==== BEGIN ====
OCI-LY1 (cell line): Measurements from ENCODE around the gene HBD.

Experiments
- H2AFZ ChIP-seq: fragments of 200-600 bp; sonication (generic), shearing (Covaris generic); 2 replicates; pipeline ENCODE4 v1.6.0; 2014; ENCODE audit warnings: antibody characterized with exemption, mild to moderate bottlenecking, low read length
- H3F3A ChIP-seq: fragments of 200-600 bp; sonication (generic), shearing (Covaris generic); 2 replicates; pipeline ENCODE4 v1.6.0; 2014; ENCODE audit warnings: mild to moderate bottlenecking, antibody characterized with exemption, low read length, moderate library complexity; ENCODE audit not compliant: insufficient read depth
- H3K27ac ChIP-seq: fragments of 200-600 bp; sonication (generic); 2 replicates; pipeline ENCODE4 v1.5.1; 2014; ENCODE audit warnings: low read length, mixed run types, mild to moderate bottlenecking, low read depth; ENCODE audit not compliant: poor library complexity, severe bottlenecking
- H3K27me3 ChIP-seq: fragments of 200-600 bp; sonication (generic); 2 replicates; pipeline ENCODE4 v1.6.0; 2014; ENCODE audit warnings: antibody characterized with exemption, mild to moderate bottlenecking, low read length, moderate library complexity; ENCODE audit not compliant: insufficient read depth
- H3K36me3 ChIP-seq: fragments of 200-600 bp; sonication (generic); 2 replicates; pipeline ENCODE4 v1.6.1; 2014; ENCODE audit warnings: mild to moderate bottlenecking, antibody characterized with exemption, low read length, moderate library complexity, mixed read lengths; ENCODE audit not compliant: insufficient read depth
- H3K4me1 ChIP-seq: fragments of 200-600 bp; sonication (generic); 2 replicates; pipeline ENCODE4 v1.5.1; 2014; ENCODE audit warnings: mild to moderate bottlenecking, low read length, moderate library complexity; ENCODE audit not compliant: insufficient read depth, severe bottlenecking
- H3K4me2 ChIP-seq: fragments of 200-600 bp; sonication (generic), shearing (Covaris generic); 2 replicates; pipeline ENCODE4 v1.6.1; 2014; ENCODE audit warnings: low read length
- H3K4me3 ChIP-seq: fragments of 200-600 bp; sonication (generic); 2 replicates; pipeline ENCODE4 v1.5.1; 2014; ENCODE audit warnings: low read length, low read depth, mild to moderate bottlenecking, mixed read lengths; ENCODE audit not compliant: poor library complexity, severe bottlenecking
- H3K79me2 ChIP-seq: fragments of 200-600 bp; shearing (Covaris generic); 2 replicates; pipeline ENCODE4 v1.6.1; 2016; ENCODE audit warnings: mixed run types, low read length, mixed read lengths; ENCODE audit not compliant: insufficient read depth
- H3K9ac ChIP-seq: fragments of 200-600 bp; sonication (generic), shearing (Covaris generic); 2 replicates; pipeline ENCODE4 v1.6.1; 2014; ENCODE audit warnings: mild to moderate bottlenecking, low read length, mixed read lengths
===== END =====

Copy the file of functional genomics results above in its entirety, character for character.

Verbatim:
OCI-LY1 (cell line): Measurements from ENCODE around the gene HBD.

Experiments
- H2AFZ ChIP-seq: fragments of 200-600 bp; sonication (generic), shearing (Covaris generic); 2 replicates; pipeline ENCODE4 v1.6.0; 2014; ENCODE audit warnings: antibody characterized with exemption, mild to moderate bottlenecking, low read length
- H3F3A ChIP-seq: fragments of 200-600 bp; sonication (generic), shearing (Covaris generic); 2 replicates; pipeline ENCODE4 v1.6.0; 2014; ENCODE audit warnings: mild to moderate bottlenecking, antibody characterized with exemption, low read length, moderate library complexity; ENCODE audit not compliant: insufficient read depth
- H3K27ac ChIP-seq: fragments of 200-600 bp; sonication (generic); 2 replicates; pipeline ENCODE4 v1.5.1; 2014; ENCODE audit warnings: low read length, mixed run types, mild to moderate bottlenecking, low read depth; ENCODE audit not compliant: poor library complexity, severe bottlenecking
- H3K27me3 ChIP-seq: fragments of 200-600 bp; sonication (generic); 2 replicates; pipeline ENCODE4 v1.6.0; 2014; ENCODE audit warnings: antibody characterized with exemption, mild to moderate bottlenecking, low read length, moderate library complexity; ENCODE audit not compliant: insufficient read depth
- H3K36me3 ChIP-seq: fragments of 200-600 bp; sonication (generic); 2 replicates; pipeline ENCODE4 v1.6.1; 2014; ENCODE audit warnings: mild to moderate bottlenecking, antibody characterized with exemption, low read length, moderate library complexity, mixed read lengths; ENCODE audit not compliant: insufficient read depth
- H3K4me1 ChIP-seq: fragments of 200-600 bp; sonication (generic); 2 replicates; pipeline ENCODE4 v1.5.1; 2014; ENCODE audit warnings: mild to moderate bottlenecking, low read length, moderate library complexity; ENCODE audit not compliant: insufficient read depth, severe bottlenecking
- H3K4me2 ChIP-seq: fragments of 200-600 bp; sonication (generic), shearing (Covaris generic); 2 replicates; pipeline ENCODE4 v1.6.1; 2014; ENCODE audit warnings: low read length
- H3K4me3 ChIP-seq: fragments of 200-600 bp; sonication (generic); 2 replicates; pipeline ENCODE4 v1.5.1; 2014; ENCODE audit warnings: low read length, low read depth, mild to moderate bottlenecking, mixed read lengths; ENCODE audit not compliant: poor library complexity, severe bottlenecking
- H3K79me2 ChIP-seq: fragments of 200-600 bp; shearing (Covaris generic); 2 replicates; pipeline ENCODE4 v1.6.1; 2016; ENCODE audit warnings: mixed run types, low read length, mixed read lengths; ENCODE audit not compliant: insufficient read depth
- H3K9ac ChIP-seq: fragments of 200-600 bp; sonication (generic), shearing (Covaris generic); 2 replicates; pipeline ENCODE4 v1.6.1; 2014; ENCODE audit warnings: mild to moderate bottlenecking, low read length, mixed read lengths